On the RMS – On to the launch

The wait seemed interminable and from my position I could not really see much progress but I knew from the trucks coming past on the road that the cargo was steadily being loaded up or carried off.  It was a laborious process as the RMS cannot tie up at the pier head at Ascension.  The little stone breakwater hardly dips its toe in the water, and the water itself is always too rough to let big ships in – it would bash itself to bits in an hour.  So all the cargo has to be gently lowered by crane onto flat barges which bob up and down dangerously close to the wharf, it is then chugged out to the RMS waiting safely at an anchorage about half a mile out to sea.  Derricks on board ship then lift the containers or other goods aboard.


Loading cargo

The same is true of the passengers.  When we were finally called we had no easy passage across and for this reason the port officials take our safety very seriously.  I had a brief word with Lawson Henry who was controlling the operations.  He had been very kind and helpful in our work on this first trip, exploring how to use marine data in the big island wide GIS.  He directed his staff to hand out the lifejackets to us and assist people in the correct way to wear them.  I  peered over the edge of the pier and saw how the swell came up six feet at a wave.  I started to regret carrying my laptop as my hand luggage – its heavy body could only be carried by a rather long and difficult strap.  We all queued next to the steps.  A small launch had pulled alongside but given the swell could not tie up.  The helmsman had to skilfully steer the launch back and forth to keep it close to the steps.  The engine was being constantly thrust forwards or into reverse.  A couple of guys held on to either end with ropes but I think that was only to reduce the nerves of some of the older and frailer people in the queue.  One by one we were guided down the slippery steps, encouraged to hold on to a rope and, when the boat was heading closer to the jetty, be told to jump into the arms of one of the boat’s crew.  If they were lucky they could get two or three across before the launch moved too far away, sometimes you had to wait a minute or so for the launch to be repositioned into a spot close enough for the jump.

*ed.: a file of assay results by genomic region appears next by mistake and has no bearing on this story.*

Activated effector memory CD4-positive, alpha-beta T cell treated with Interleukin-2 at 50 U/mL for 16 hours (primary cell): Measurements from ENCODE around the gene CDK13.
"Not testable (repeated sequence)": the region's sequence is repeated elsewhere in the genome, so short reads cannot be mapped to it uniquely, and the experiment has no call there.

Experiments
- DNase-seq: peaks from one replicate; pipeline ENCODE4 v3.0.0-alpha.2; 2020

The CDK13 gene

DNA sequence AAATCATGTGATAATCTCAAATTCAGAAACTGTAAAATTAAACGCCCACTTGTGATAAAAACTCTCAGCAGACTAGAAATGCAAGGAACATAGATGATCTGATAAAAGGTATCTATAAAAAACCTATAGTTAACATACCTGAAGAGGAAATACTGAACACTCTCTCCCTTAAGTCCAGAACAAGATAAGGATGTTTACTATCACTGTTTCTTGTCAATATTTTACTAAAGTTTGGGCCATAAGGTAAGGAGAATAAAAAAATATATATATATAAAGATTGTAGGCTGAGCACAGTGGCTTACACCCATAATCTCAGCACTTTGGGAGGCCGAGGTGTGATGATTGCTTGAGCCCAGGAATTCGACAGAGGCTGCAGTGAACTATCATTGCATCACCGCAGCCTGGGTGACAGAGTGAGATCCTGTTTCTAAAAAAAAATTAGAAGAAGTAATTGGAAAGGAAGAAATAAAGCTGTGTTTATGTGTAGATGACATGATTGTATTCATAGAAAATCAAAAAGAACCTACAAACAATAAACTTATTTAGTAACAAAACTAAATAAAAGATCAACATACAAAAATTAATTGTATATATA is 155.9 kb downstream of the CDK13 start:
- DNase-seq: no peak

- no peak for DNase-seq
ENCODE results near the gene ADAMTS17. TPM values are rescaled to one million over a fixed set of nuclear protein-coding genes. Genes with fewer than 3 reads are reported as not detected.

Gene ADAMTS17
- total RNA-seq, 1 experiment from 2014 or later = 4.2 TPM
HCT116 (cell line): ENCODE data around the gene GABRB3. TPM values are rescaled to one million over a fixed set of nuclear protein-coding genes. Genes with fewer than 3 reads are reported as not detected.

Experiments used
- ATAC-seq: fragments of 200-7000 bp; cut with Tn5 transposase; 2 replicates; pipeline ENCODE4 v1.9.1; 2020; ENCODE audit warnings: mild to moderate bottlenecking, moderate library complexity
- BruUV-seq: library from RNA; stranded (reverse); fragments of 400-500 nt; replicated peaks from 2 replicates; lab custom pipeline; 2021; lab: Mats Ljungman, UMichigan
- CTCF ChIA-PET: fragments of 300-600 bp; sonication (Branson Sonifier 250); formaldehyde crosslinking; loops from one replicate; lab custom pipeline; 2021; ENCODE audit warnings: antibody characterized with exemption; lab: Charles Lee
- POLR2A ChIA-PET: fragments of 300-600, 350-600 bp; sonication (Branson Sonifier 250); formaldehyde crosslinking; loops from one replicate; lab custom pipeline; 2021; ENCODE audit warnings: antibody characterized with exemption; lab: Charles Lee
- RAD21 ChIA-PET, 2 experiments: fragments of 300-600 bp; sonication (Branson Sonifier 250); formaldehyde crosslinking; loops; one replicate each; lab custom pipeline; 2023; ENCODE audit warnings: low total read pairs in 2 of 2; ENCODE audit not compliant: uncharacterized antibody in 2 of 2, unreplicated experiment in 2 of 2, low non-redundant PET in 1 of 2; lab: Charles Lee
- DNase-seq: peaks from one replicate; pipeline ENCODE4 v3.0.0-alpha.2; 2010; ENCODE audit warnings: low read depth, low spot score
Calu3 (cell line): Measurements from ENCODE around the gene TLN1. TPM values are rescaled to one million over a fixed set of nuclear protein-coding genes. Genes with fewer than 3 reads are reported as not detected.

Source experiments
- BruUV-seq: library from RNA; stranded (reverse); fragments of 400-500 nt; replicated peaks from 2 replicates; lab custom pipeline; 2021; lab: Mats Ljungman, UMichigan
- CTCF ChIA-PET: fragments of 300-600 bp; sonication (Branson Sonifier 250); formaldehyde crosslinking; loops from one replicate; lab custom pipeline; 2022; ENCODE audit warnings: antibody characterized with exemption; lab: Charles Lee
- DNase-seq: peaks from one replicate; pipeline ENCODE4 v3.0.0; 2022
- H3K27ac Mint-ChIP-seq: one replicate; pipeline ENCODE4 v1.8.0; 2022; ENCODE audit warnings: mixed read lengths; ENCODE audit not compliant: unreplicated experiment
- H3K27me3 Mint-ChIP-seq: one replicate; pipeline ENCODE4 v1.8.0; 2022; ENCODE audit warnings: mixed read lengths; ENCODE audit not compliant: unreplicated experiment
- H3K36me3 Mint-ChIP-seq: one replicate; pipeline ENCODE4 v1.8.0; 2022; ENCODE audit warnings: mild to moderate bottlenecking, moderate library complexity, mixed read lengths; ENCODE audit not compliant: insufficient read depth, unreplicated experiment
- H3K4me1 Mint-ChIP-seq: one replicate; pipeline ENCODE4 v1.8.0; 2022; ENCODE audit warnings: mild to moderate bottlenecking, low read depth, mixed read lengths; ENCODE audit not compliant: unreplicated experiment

Finally it was my turn; I had reduced the strap on my laptop as much as possible and tightened it across my chest to give me both hands free and then in an instant I was across.  I then had to get used to a whole new sensation, the rolling of the boat as it fought against the swell.

I was directed to a seat on the far side of the launch and looked back up at the next set of passengers leaping across from the wharf.  Abruptly the helmsman thrust the engines forward and span around to head off to the RMS.  Once away from the breaking waves the passage was a little easier but given this was the calmest harbour in the whole of Ascension I still felt like a lettuce in a tossed salad as we headed out.